If we are making measured 100g or 200g skeins/hanks, then we reel these directly from the plying tubes, wash, dry and they are ready either to send back loose or to hand twist and possibly label. Each skein is individually weighed as the tolerances on trading standards are pretty strict and have to be met.
It is easier to make measured skeins from worsted spun yarn as it is inherently more even than a woollen spun yarn, where the weight can vary quite a lot – we work on finished weight as required, and therefore the length of yarn in each skein or ball will differ and this is why we stress the small “c.” on our labelling, because as a natural product the yarn does naturally vary.
If we are making 50g or 100g balls, we reel into large hanks, wash and dry and then wind onto cones so that the yarn will flow evenly onto our ball-winding machine. The ball-winder, like the skein reeler, works on measured length, so again we need to weigh each ball for accuracy. We then label, if required, and pack into bags.
As with skeins, so balls will also be more even and quicker to make from worsted than from woollen spun yarn, but the overall finishing process is not dramatically different dye to the time taken in both spinning and plying. Overall worsted yarns take longer to make due to the additional time needed in worsted yarn preparation (combing and gilling, see Wool Journey 10 and 11).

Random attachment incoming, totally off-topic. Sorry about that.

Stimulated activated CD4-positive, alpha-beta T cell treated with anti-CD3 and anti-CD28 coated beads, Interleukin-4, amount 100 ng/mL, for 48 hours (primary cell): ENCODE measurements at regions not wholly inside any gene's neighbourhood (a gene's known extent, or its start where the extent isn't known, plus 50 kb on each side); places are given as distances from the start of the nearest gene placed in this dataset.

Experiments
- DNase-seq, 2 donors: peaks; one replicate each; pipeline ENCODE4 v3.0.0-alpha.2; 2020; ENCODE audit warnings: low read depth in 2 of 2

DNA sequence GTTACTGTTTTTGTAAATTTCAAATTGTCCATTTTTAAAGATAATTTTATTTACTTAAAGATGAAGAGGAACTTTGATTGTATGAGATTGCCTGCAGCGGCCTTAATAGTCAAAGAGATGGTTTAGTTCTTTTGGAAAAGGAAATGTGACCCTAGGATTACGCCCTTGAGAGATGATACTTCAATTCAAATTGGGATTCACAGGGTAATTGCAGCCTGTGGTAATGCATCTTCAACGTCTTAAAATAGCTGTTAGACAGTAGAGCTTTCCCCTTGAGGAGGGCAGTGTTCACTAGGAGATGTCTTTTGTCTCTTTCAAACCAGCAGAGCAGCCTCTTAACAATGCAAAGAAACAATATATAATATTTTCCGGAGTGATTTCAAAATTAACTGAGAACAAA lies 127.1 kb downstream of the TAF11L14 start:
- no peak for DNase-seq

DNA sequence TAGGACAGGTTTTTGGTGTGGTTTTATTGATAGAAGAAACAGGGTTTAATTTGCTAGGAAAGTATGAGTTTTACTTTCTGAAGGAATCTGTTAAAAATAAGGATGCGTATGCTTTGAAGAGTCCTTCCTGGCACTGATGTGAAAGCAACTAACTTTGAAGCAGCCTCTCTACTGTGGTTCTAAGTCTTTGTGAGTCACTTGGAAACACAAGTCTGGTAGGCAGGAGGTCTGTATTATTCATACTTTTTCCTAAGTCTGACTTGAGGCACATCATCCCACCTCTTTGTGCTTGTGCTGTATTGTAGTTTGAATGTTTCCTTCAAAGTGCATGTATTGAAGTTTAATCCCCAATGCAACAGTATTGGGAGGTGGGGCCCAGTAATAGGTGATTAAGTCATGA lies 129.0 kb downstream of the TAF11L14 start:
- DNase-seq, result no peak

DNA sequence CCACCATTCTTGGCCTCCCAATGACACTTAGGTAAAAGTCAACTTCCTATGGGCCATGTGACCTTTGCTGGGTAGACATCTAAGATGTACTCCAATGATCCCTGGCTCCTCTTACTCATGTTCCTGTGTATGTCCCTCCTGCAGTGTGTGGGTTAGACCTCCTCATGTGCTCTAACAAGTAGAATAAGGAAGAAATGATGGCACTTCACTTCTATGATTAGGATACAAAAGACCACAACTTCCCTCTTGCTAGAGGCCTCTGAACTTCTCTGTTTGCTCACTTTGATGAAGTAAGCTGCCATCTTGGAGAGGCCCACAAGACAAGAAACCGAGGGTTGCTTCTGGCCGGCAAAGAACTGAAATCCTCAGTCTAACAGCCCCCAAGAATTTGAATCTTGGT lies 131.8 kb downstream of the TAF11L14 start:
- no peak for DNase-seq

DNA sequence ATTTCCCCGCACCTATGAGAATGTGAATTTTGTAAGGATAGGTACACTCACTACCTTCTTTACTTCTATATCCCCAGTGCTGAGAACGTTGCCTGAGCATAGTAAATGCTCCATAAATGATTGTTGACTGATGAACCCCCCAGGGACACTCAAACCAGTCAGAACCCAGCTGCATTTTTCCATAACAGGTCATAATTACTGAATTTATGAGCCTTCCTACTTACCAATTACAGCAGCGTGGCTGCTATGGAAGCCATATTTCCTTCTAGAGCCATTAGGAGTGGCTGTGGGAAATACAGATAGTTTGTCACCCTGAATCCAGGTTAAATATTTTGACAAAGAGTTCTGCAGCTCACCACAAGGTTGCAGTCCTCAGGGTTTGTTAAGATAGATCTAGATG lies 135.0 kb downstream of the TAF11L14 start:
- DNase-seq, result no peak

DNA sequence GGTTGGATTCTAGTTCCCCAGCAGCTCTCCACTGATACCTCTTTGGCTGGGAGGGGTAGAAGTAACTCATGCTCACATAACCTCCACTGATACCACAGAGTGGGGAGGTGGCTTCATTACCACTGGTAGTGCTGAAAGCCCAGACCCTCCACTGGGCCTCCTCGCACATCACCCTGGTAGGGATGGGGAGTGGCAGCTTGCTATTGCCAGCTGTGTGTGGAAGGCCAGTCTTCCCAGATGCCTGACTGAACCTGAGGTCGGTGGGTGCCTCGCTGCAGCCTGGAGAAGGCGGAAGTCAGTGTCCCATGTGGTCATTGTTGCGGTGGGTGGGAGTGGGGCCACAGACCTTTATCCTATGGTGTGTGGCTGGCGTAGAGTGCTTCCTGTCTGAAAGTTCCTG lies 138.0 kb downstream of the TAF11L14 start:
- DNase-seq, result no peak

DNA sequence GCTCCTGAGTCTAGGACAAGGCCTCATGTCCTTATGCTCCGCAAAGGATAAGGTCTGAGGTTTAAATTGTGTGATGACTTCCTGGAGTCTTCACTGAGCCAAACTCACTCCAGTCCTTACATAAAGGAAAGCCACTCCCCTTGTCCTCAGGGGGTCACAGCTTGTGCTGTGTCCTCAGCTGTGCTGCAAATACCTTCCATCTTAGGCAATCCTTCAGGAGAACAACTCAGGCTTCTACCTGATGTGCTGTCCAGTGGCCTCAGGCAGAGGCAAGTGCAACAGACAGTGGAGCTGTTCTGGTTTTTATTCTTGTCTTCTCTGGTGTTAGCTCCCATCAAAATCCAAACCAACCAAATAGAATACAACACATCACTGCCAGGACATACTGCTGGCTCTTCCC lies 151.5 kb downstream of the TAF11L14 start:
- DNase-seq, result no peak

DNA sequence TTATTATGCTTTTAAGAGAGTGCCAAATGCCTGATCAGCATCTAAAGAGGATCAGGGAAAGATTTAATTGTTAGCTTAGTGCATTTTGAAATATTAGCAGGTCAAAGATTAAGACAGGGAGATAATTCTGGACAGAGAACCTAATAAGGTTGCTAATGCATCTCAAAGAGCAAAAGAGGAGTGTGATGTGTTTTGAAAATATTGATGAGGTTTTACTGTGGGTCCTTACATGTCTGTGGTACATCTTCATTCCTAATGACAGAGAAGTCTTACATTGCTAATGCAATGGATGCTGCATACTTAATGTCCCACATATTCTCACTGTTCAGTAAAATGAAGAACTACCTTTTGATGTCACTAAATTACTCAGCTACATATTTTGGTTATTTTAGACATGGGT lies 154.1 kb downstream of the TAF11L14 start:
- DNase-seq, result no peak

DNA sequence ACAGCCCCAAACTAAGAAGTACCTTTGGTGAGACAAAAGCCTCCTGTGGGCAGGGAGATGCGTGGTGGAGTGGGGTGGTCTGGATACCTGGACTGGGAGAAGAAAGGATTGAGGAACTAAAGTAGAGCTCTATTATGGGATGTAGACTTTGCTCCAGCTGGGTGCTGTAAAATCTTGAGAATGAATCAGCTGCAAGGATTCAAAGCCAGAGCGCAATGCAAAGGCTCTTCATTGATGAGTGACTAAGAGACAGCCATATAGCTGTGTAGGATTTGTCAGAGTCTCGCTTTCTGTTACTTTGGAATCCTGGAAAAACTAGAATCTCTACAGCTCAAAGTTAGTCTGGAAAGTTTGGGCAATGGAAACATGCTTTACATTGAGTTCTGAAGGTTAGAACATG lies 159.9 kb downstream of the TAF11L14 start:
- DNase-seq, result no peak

The cones are packed into re-usable double polypropylene sacks as the handling by carriers or even on pallets seems to require it! We are endeavouring to save on plastics by using a clean inner sack and a re-used outer sack.
The skeins and balls are packed into re-usable grip-seal transparent plastic bags, to keep them in best condition. We have looked at other options but paper tears and woven fabrics permit moths to invade, so the grip-seal at least makes the bags re-usable. Bio-degradeable bags are an option but are expensive and obviously may then also cause our customers to have to find another bag! The bags are then packed into second hand cardboard boxes made of course, as almost all cardboard is, of recycled paper fibre.
We have a dye plant and we do a certain amount of dyeing both for some larger customers and also for Blacker Yarns. Unless dyeing in very small quantities at home, dyeing, like spinning, tends to be a volume business and this is why we no longer dye small batches, because we are not a hand-made business even though our yarns are all hand finished, and our dye vats have a certain capacity.
Dyeing is a whole new magic business and people love colour, which is why they have over millennia selected white sheep! And it is why, but for the efforts of enthusiasts, naturally coloured sheep are very much less numerous.
We have produced an advice note on dyeing, which importantly describes the effects of a dye on different yarn bases – even white wool is not a particular white but may vary from bone white to buttery cream and this will affect the colour when dyed.
We do have a postcript to the journey, about labelling, to be published soon, but we have now reached …
… The End … of this journey … but the beginning of the next journeys of a wool yarn or scoured wool fibre – we hope this encourages people to experiment more and also to use more wool!